Hugo von Hofmannsthal
Salzburg Festival

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Peter Lohmeyer (Death) and Tobias Moretti (Everyman) Credit: Matthias Horn/SF
Gregor Bloeb (Good companion), Tobias Moretti and Caroline Peters (Paramour) Credit: Matthias Horn/SF
Death upsets the banquet Credit: Matthias Horn/SF

"How costly and prominent is my house," says Jedermann, standing in the magnificent setting of the Salzburg Domplatz.

Hugo von Hofmannsthal, now best known as librettist for Richard Strauss, was one of the co-founders of the Salzburg Festival in 1920 and, apart from the years of Nazi control, his Jedermann, based on the English morality play Everyman, has served as a curtain-raiser ever since.

It was first presented as the world was recovering from world war and Spanish flu, when families thrifty for generations had lost everything and speculators were getting rich, and in an open-air setting that made a public statement about the evils of avarice.

This fine production by Michael Sturminger was recorded in 2020 as part of the festival’s centenary celebrations, and it could not have a finer performer in the title role than the acclaimed Austrian actor Tobias Moretti.

The play is written in beautifully flowing verse that I studied for German A-level (I got a C!), that Moretti, who first studied music, delivers with such fluency and dynamic and dramatic range as if he were singing opera.

Hofmannsthal admired English literature, and there are echoes of Macbeth as Moretti is reduced to a gibbering wreck at the banquet scene, and of Timon as this plutocrat is abandoned by his fair-weather friends.

The supporting cast is fine too, with Gregor Bloeb as Everyman’s hypocritical Good Companion—"Yes I promised to accompany you (to judgement), BUT..."—and Caroline Peters as his Paramour, who delivers a memorably out-of-tune "Happy Birthday" tango. Other delights include a dramatic coup de theatre as Peter Lohmeyer’s Death arrives at the festivities (on high heels), a golden, giggling, tormenting Mammon (Christoph Franken) and a funny, petulant devil (Bloeb again).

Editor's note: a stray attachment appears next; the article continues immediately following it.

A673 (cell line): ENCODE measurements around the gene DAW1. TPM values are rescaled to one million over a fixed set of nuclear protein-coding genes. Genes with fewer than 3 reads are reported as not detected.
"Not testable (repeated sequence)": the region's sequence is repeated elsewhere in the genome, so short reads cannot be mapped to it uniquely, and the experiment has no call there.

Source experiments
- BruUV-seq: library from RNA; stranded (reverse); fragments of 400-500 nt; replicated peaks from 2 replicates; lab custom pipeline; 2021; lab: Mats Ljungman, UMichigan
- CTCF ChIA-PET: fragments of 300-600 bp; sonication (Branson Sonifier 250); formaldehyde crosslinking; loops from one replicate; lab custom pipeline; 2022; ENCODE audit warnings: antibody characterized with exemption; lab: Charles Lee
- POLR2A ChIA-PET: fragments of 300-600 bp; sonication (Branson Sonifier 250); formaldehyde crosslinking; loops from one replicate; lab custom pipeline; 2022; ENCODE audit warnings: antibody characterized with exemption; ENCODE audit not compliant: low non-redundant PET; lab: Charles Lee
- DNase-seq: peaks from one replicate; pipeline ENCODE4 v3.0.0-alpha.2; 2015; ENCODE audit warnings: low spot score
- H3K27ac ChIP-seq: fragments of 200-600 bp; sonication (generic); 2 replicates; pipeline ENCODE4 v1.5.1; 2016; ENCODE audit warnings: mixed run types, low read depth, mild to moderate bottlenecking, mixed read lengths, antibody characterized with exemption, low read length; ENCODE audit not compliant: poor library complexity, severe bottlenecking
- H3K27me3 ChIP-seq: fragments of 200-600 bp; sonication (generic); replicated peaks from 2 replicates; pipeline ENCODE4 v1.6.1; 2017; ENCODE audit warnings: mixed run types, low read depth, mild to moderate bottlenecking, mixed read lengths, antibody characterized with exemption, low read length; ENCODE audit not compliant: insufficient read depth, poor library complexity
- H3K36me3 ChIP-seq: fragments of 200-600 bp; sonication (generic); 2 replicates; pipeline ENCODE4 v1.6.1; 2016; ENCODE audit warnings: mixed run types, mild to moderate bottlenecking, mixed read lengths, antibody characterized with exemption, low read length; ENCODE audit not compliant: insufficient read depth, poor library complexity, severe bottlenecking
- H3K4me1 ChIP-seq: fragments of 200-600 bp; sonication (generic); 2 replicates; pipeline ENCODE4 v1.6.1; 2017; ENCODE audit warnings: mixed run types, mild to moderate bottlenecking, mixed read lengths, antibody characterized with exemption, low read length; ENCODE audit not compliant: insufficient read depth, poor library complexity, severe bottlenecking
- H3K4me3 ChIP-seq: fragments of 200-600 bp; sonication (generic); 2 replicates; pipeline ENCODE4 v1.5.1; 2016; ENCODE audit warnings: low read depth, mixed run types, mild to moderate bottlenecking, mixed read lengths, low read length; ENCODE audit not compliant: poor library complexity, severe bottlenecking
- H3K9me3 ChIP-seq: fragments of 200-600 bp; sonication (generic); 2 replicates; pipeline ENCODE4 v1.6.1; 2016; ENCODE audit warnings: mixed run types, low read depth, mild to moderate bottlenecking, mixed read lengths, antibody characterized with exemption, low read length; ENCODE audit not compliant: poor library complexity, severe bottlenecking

There is these days a certain irony in the play’s annual presentation before the affluent patrons of the festival, like a bitter aperitif before the feast to follow.

The piece has however rather dated and the bitter taste doesn’t last. Hofmannsthal was a conservative Catholic and his message that a lifetime of ruthless self-interest can be redeemed in an hour by a mere profession of faith is more likely to comfort the comfortable than to afflict them.

The play is in German with rather prosaic English subtitles. A companion disk, dubbed into English, contains a fascinating if somewhat twee ‘docufiction’ tracing the history of the festival, narrated by Florian Teichtmeister as a butler at the Leopoldskron castle.

It includes archive footage of Hofmannsthal and co-founder Max Reinhardt, who with Toscanini and Bruno Walter emerge as liberal champions of the festival, in contrast to the equivocations of Richard Strauss, and Karajan. There are references to the latter’s tyrannical reign, but disappointingly little about the radical regime that has followed, giving the festival a reputation for leading the way in progressive Regietheater.

The film, by Beate Thalberg, rather pokes fun at early rivalries, such as that which saw Lotte Lehmann flounce out, but manages to get in its own little dig with statements that Salzburg is "more successful than Bayreuth" and that "it has the better voices."

Reviewer: Colin Davison

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